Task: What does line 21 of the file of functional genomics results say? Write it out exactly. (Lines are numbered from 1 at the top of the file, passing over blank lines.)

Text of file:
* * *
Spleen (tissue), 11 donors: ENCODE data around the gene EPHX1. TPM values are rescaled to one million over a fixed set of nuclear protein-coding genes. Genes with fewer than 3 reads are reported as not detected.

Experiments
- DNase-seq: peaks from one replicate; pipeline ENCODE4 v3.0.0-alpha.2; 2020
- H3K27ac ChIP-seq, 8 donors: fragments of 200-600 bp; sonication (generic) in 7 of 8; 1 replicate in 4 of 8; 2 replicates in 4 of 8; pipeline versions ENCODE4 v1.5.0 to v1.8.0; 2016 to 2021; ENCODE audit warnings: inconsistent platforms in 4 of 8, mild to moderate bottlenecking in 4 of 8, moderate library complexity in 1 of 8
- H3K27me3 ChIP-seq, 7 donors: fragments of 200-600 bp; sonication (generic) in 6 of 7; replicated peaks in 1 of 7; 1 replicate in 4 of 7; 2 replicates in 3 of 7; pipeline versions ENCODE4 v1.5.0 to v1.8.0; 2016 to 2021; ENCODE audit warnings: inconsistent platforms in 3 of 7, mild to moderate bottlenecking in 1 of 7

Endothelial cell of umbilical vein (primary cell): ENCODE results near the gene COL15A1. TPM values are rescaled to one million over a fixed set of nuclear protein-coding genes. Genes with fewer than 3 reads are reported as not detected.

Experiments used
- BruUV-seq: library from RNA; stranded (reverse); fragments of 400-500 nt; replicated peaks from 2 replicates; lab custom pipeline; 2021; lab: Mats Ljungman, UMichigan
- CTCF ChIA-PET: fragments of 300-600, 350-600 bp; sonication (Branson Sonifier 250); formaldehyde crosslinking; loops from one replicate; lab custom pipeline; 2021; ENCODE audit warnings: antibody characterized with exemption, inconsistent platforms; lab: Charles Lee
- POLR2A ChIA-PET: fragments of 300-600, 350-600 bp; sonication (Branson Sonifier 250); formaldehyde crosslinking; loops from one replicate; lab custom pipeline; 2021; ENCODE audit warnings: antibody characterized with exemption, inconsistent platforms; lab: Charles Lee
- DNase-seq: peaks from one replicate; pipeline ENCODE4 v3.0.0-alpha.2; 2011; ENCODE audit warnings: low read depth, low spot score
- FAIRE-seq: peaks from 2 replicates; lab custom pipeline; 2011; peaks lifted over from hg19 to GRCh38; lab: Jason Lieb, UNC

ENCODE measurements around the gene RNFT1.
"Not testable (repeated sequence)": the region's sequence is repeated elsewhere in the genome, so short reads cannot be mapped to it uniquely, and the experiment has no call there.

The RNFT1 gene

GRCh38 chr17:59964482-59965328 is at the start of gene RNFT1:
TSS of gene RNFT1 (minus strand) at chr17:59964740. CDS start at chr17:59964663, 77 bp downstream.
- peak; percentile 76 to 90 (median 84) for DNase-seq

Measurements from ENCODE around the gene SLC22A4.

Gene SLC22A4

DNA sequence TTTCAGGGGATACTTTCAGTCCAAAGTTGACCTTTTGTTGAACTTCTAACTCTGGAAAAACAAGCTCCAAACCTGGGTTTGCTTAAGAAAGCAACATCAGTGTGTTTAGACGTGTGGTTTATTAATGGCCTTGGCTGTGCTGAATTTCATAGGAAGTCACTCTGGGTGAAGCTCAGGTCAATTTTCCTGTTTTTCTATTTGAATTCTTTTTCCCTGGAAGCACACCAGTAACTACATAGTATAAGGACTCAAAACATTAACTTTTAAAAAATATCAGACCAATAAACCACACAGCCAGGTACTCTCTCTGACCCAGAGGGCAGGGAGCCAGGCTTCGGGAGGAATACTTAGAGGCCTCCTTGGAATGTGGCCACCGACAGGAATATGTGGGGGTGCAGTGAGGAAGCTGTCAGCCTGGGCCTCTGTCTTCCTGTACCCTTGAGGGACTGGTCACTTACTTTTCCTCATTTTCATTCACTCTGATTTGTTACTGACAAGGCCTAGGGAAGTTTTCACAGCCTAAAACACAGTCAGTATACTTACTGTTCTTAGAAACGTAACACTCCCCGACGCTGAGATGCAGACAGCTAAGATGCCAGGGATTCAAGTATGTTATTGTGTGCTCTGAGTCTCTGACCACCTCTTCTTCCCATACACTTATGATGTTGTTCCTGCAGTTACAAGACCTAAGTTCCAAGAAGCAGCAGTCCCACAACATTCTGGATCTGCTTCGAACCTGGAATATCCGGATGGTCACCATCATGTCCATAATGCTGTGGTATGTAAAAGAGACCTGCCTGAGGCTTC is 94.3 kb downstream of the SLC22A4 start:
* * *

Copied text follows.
DNA sequence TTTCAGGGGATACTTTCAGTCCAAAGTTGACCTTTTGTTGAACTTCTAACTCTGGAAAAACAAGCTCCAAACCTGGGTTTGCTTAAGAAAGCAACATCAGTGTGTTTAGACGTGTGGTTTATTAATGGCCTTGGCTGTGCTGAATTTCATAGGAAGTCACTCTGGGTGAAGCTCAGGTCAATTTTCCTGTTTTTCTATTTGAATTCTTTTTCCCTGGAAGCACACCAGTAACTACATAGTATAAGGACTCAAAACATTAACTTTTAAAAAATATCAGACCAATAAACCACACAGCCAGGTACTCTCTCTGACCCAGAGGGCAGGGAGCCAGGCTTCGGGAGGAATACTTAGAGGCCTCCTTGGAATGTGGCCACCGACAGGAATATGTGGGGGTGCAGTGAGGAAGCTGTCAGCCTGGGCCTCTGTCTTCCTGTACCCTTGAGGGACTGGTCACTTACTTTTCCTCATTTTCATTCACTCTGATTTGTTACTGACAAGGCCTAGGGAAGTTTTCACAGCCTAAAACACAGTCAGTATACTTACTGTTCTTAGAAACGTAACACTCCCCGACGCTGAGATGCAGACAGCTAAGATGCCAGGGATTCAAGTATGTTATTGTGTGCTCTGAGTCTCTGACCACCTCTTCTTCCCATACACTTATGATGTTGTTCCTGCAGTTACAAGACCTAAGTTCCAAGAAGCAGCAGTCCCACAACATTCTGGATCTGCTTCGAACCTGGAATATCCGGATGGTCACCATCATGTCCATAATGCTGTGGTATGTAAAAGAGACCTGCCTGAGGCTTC is 94.3 kb downstream of the SLC22A4 start: